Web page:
4. ezra pound
the new york times puts it mildly in this article about poetry magazine & pound's relationship with the editor of poetry, harriet monroe:
Pound kept badgering Monroe over the years, while she indulged his bad temper and seemingly limitless capacity for self-pity. Before long, he was living in Rapallo and praising Fascists, and his letters appear less frequently and then vanish as he disappeared into propaganda and madness. But before he turned political, Pound was poetry's No. 1 nut, and when he leaves the pages of ''Dear Editor,'' much of the fun does, too.
5. derek walcott
i wanted to study with him as an undergraduate. the gossip pegs him as a philanderer, and in my own investigation, a playwright friend of mine who studied with him apparently did not get sexually harrassed by him, but did tell me the following, "he was always drunk. and he has a.d.d. so i learned a lot from him because i had to work so hard to keep his attention. the minute he got bored he would quit reading your work and giving you feedback."
remember the 2002 scandal about him, wherein two poets behaved badly, the little "contretemps" between ruth padel and derek walcott? here's a little excerpt from the guardian article:
There is something a bit grubby and commercial in Walcott's behaviour, certainly according to the claims made against him, in the 80s and 90s, that the grades he gave reflected the fact he'd been sexually rejected, in the first instance, and in the second, that he wanted sex in return for help producing a play. You'd want a poet to have more soul, wouldn't you? Sure, fall in love with a student, the heart wants what it wants – the poet's heart (I guess) doubly so. But don't measure out your love in half-hours and end-of-term grades. What would TS Eliot say?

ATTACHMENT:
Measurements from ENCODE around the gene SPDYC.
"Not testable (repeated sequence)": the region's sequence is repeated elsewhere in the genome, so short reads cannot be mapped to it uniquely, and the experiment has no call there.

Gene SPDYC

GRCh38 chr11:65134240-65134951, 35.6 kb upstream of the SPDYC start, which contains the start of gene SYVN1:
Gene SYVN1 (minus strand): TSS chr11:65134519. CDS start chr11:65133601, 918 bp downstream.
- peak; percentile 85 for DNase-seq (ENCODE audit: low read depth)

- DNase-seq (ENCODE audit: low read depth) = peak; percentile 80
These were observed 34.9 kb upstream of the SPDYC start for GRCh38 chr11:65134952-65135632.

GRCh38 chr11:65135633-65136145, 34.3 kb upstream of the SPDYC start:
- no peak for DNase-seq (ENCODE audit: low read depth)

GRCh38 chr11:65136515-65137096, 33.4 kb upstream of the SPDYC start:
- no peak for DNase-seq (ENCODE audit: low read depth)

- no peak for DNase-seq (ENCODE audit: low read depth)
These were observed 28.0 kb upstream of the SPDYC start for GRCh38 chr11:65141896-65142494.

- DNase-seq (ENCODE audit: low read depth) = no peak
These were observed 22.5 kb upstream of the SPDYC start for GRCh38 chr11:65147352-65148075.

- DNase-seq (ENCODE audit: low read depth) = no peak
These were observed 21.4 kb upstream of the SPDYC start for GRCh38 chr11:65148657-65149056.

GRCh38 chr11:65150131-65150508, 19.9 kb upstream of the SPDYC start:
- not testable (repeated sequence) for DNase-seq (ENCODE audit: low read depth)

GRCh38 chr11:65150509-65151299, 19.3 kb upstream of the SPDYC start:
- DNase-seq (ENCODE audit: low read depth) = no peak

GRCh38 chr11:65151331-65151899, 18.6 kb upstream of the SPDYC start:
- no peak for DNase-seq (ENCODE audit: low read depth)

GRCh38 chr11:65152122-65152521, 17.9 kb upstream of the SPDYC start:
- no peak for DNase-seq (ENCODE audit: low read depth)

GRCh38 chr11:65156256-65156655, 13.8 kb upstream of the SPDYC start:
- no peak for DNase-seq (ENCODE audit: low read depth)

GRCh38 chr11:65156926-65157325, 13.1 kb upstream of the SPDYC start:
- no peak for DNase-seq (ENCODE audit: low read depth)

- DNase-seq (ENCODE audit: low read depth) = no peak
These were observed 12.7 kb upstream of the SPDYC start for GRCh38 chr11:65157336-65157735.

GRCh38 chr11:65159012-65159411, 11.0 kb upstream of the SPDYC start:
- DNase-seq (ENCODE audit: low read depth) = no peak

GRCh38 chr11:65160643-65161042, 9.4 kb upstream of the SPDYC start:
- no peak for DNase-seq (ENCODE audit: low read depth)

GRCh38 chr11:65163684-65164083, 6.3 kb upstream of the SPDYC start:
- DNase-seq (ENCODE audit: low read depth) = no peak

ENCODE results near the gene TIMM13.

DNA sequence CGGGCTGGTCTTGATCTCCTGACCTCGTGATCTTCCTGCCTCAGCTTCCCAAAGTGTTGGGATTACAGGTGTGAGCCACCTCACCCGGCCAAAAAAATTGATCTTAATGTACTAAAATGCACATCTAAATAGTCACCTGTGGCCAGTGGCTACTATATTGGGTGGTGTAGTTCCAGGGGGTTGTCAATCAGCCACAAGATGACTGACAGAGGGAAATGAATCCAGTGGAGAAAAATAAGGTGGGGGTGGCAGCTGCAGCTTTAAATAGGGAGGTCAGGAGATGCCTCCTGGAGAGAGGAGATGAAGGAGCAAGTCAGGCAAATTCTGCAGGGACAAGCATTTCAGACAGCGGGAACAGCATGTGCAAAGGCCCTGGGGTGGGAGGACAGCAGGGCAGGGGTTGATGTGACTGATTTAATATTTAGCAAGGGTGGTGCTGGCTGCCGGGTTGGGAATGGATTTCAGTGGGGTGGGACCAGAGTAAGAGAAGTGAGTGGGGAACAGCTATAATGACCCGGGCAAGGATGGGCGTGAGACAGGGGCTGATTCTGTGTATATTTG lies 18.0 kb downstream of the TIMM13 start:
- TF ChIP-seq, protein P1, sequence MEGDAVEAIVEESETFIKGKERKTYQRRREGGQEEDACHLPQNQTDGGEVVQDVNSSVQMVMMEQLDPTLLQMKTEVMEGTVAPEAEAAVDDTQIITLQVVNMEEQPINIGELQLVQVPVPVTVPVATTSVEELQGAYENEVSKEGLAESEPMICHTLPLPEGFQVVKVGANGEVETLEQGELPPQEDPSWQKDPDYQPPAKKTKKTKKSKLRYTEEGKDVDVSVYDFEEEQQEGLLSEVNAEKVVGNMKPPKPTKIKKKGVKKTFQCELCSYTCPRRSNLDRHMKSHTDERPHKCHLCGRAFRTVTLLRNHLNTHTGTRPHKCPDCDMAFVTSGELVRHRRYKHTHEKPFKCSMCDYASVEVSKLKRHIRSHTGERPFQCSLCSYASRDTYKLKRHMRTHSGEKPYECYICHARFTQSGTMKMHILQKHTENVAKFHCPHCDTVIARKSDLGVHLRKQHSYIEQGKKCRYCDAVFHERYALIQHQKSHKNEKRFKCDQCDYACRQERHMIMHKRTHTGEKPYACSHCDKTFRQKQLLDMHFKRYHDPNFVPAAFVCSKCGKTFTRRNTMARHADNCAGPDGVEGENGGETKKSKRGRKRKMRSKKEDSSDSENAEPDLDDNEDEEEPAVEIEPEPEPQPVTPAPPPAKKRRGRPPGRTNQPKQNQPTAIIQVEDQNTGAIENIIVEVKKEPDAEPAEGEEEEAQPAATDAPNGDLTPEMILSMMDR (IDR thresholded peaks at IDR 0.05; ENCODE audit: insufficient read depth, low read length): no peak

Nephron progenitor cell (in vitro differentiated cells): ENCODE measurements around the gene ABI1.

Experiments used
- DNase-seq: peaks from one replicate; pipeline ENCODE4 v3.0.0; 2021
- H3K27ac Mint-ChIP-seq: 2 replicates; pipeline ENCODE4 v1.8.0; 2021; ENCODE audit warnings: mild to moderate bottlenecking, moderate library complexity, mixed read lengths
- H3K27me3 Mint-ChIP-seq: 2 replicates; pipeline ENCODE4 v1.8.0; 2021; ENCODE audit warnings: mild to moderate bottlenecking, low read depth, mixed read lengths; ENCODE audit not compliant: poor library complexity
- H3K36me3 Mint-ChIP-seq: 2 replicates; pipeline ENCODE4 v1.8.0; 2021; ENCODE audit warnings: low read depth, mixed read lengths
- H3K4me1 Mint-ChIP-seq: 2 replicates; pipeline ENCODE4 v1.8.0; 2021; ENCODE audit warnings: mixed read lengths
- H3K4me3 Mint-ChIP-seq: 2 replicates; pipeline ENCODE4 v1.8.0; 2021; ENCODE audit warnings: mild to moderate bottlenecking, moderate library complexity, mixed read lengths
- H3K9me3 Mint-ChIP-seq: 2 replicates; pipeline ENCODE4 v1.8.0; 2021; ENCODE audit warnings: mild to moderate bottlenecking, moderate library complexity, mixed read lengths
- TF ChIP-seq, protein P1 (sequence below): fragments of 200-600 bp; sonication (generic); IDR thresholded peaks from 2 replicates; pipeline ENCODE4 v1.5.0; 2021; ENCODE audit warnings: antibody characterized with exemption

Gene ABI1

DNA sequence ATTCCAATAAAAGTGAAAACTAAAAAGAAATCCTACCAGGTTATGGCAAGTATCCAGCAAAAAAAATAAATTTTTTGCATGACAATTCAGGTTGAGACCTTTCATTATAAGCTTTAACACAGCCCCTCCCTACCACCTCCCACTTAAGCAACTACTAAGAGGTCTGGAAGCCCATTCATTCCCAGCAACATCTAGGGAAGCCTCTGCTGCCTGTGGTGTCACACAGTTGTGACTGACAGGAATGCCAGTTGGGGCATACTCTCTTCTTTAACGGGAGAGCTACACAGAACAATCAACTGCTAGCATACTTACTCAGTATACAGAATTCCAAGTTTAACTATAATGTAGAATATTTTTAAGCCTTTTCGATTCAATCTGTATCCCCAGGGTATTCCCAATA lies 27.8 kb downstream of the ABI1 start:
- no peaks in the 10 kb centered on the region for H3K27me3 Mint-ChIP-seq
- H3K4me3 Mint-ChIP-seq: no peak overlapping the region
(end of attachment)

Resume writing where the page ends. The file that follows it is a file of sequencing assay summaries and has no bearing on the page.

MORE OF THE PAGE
6. lord byron
In June 1813 Byron began an affair with his twenty-nine-year-old half sister, Augusta. Married since 1807 to her spendthrift cousin, Colonel George Leigh, she had three daughters and lived at Six Mile Bottom, near Cambridge. With his mother’s death in 1811, Augusta became Byron’s sole remaining close relative, a situation which doubtless increased his sense of identity with her. While no legal proof exists, the circumstantial evidence in Byron’s letters dating from August 1813 to his horrified confidante Lady Melbourne strongly suggests an incestuous connection with Augusta.
In the midst of this relationship, Byron received a letter from Annabella Milbanke, who confessed her mistake in rejecting his proposal and cautiously sought to renew their friendship. Correspondence ensued. He later wrote Lady Melbourne that Augusta wished him "much to marry—because it was the only chance of redemption for two persons."
7. samuel taylor coleridge
Dorothy Wordsworth was shocked at his condition upon his return. From 1807 to 1808, Coleridge returned to Malta and then travelled in Sicily and Italy, in the hope that leaving Britain's damp climate would improve his health and thus enable him to reduce his consumption of opium. Thomas de Quincey alleges in his Recollections of the Lakes and the Lake Poets that it was during this period that Coleridge became a full-blown opium addict, using the drug as a substitute for the lost vigour and creativity of his youth. It has been suggested, however, that this reflects de Quincey's own experiences more than Coleridge's.
His opium addiction (he was using as much as two quarts of laudanum a week) now began to take over his life: he separated from his wife Sarah in 1808, quarrelled with Wordsworth in 1810, lost part of his annuity in 1811, and put himself under the care of Dr. Daniel in 1814.
8. sylvia plath
i can scarce bring myself to add her to the list as her behavior is not so much "bad" as the behavior of one severely, fatally afflicted by mental illness. her suicide during her children's nap time leads one to believe that the woman had truly run out of hope, options, and her last ounce of strength.